Author ORCID Identifier

0000-0003-3752-0459

Date of Award

Summer 8-2022

Degree Type

Dissertation

Degree Name

Doctor of Philosophy (PhD)

Department

Kinesiology and Health

First Advisor

Christopher Ingalls

Second Advisor

Feng Yang

Third Advisor

Jeff Otis

Fourth Advisor

Kyle Bradenberger

Abstract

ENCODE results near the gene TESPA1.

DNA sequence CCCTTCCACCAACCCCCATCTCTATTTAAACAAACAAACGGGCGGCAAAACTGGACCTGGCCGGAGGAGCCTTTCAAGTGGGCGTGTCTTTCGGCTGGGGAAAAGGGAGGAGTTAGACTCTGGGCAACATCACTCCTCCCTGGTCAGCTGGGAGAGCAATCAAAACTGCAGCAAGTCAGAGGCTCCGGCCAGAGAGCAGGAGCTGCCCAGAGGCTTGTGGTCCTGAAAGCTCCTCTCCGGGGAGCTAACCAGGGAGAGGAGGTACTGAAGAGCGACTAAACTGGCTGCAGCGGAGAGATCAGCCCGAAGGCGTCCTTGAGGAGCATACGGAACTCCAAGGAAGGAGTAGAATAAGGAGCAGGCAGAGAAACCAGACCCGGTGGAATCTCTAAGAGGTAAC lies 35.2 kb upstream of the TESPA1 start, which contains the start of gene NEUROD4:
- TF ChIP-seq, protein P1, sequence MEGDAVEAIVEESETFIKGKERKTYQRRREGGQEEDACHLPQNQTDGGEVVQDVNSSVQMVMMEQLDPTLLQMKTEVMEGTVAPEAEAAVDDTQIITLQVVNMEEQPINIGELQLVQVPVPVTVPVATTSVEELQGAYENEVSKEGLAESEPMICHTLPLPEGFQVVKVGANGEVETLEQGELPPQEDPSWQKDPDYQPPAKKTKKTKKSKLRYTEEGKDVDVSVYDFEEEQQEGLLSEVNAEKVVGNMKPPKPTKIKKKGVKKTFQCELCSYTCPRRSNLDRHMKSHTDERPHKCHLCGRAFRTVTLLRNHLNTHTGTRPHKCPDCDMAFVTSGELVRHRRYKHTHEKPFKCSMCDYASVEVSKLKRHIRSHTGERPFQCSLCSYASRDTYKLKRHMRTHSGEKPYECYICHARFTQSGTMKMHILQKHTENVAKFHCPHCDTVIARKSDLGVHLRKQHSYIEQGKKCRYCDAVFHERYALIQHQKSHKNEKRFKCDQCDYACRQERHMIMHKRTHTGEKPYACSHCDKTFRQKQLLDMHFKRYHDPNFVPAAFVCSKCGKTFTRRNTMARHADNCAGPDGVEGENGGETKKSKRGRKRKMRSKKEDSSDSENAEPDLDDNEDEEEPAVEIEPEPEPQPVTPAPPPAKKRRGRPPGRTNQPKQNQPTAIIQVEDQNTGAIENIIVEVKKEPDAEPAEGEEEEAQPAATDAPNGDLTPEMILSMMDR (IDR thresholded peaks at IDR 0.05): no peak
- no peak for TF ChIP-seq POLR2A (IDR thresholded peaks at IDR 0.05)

Research has shown that exercise-induced muscle injury can cause 25-50% reductions in maximal joint torque. However, it is unknown whether individual muscles of a synergist group are injured to the same extent following injury. We hypothesized that the extent of injury among synergistic muscles is not uniform, and the primary cause of the weakness stems from the failure of muscle and not the ability of the nervous system to activate the muscle. We also presumed that muscle injury would alter balance (postural sway) and quadricep muscle activation patterns (electromyography [EMG]) during locomotion. 15 healthy sedentary or recreationally active male subjects between 18 and 35 years old completed the study. Subjects performed either downhill running (DHR) on a treadmill for 60 min to induce injury (n=8) or level treadmill walking for 30 min as control (n=7). Before and after (immediately and 2-days) exercise, we measured 1) maximal voluntary contraction (MVC) torque of quadricep muscles (QMs), 2) torque produced by vastus medialis (VM), rectus femoris (RF) and vastus lateralis (VL) via electrical stimulation (20 and 80 Hz), 3) soreness of individual QMs, 4) QMs EMG root mean square (RMS) during running and MVCs, and 5) standing postural sway. MVC 90° torque was significantly reduced immediately (25.3%) and 2-days (14.0%) after DHR, whereas torque was unchanged after level walking. After DHR (immediately and 2-days), MVC RMS across all three quadriceps muscles was significantly reduced by 16.8% immediately following injury. There was a 13.2% decrease in stimulated torque (20 & 80 Hz) collapsed across all muscles for the injury group immediately post and a decrease of 9.1% at 48H following. At 48 hours, the VL experienced greater soreness than RF and VM. Running RMS of the knee extensor muscles increased immediately after DHR. Postural sway increased immediately after DHR and decreased in the control group at 2-days. In conclusion, DHR caused the differential injury of the QMs, and reduced activation (i.e., RMS) of the quadriceps and force depression (i.e., 20 & 80 Hz torque) account for the decreases in MVC torque after DHR. In addition, muscle injury from DHR disrupted standing balance and normal muscle activation patterns during running.

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